Snappers will travel extensively overland to reach new habitat or to lay eggs. Pollution, habitat destruction, food scarcity, overcrowding and other factors will drive snappers to move overland; it is quite common to find them traveling far from the nearest water source. This species mates from April through November, with their peak laying season in June and July. The female can hold sperm for several seasons, utilizing it as necessary. Females travel over land to find sandy soil in which to lay their eggs, often some distance from the water. After digging a hole, the female typically deposits 25 to 80 eggs each year, guiding them into the nest with her hind feet and covering them with sand for incubation and protection. Incubation time is temperature-dependent, ranging from 9 to 18 weeks. In cooler climates, hatchlings overwinter in the nest.
Hiding near surface
A female Common Snapping Turtle (Chelydra serpentina) looking for a suitable spot to lay her eggs.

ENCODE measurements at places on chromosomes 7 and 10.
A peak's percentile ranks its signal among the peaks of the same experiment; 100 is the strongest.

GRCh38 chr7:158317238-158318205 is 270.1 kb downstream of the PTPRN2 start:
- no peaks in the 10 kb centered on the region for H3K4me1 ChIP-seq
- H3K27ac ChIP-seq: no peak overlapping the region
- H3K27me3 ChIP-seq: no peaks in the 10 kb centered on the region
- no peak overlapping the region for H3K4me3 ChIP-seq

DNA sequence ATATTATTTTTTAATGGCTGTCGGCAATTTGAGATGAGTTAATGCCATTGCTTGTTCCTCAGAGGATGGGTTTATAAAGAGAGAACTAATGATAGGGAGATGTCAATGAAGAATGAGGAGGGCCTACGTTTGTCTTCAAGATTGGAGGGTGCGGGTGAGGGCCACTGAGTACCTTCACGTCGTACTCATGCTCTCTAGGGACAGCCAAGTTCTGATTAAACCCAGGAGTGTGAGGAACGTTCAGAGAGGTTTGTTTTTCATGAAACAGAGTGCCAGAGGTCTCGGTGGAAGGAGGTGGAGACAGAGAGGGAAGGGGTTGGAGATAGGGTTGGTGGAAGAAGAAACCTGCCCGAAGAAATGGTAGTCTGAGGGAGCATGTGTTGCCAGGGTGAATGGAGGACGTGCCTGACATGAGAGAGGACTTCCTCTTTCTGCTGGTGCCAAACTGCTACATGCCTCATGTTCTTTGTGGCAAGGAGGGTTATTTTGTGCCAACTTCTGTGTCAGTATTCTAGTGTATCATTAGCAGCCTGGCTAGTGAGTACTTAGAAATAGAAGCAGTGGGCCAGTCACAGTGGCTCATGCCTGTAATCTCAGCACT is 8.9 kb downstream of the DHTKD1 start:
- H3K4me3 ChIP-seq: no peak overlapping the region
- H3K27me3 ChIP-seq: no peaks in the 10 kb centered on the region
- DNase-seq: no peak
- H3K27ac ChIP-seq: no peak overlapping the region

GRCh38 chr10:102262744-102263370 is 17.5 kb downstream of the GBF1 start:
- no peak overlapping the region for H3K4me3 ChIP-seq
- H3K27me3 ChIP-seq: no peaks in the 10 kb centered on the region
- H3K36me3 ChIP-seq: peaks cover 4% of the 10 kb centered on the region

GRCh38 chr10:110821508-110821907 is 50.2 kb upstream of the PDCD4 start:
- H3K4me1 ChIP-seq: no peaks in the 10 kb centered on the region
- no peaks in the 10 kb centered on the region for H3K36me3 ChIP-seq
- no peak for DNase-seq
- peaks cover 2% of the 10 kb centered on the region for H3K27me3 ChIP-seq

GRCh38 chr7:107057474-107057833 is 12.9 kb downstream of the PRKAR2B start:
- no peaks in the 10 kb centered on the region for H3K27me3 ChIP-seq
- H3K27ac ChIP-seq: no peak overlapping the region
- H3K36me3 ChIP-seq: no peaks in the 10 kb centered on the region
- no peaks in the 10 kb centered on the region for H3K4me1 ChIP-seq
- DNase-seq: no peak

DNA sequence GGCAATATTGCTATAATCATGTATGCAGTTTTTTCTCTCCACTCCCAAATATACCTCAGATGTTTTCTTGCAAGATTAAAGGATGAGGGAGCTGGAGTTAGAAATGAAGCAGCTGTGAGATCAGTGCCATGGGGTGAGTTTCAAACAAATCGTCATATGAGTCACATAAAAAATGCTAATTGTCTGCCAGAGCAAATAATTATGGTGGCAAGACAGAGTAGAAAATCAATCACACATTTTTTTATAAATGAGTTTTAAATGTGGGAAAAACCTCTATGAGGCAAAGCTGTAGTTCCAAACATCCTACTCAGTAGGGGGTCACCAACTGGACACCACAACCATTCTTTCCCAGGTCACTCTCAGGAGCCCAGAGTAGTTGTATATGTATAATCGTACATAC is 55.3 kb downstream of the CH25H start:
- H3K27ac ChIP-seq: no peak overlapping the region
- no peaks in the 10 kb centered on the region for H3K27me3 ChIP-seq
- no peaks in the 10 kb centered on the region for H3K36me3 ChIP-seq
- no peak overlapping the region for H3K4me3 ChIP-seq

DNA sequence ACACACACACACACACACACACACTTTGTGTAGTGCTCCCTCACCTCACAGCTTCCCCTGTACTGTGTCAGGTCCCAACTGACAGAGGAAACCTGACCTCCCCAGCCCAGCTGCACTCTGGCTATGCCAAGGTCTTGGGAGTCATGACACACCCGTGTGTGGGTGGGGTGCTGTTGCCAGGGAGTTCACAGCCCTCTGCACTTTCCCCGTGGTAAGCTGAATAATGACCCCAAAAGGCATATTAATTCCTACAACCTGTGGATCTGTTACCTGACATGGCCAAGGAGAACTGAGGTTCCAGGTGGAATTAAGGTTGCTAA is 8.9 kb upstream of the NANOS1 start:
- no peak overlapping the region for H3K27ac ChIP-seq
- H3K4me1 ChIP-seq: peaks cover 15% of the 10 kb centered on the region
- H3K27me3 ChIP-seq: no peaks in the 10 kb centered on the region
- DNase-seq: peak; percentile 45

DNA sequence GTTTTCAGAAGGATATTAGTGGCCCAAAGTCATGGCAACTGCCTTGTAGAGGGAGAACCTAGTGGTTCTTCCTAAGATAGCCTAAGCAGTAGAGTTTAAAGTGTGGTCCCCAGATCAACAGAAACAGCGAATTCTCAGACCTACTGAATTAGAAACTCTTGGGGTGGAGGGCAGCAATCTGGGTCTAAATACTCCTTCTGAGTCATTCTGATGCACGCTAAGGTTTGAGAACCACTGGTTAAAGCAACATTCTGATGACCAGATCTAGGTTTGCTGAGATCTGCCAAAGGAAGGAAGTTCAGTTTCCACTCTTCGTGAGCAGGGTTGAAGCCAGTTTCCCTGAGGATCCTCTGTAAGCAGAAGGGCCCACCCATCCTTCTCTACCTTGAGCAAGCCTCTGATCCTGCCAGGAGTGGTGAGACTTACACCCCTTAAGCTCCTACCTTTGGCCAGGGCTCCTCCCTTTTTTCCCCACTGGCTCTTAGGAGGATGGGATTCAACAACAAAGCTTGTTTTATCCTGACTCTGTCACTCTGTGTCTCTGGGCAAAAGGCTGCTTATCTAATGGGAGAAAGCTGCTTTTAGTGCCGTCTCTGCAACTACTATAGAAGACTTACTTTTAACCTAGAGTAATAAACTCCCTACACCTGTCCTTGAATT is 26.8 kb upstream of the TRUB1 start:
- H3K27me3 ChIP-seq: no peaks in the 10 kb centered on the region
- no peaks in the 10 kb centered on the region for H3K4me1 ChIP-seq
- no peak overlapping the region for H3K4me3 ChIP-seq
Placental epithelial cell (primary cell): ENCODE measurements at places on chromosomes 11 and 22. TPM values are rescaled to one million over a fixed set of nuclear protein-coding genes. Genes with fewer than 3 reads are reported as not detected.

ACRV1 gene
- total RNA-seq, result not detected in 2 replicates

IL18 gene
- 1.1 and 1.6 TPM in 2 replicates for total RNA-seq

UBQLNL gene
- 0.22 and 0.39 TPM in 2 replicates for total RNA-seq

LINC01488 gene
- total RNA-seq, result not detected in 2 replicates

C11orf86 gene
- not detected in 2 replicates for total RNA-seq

She has found a suitable spot, dug a hole in the sandy soil, and is now depositing her eggs.
Closeup of the eggs.


Systematics & taxonomy

Four subspecies of Common Snapping Turtle are typically recognized: C. s. serpentina is the form present across the majority of its range, occurring east of the Continental Divide into most of the southern United Statesmarker, and parts of northern Mexico. C. s. osceola occurs only in Floridamarker up to the Okefenokee area of southern Georgiamarker. C. s. acutirostris and C. s. rossignonii are neotropical, C. s. rossignonii occurring in southern Mexico, Belizemarker, Guatemalamarker and Hondurasmarker while C s. acutirostris ranges from Nicaraguamarker across the Central American isthmus down the South American Pacificmarker coastal region. C. s. rossignonii is considered a distinct species, C. rossignonii, by some authors.
Common Snapping Turtle tail

Importance to humans

In captivity

It is a common misconception that Common snapping turtles may be safely picked up by the tail with no harm to the animal; in fact, this has a high chance of injuring the turtle, especially the tail itself and the vertebral column. A handler must also be wary of injury; these turtles are aptly named, as they can snap with surprising speed, reach and power. If moving it is absolutely necessary, scooping and lifting the turtle just off the ground with a shovel (especially a snow shovel), if done quickly, may be safest and easiest for all concerned parties.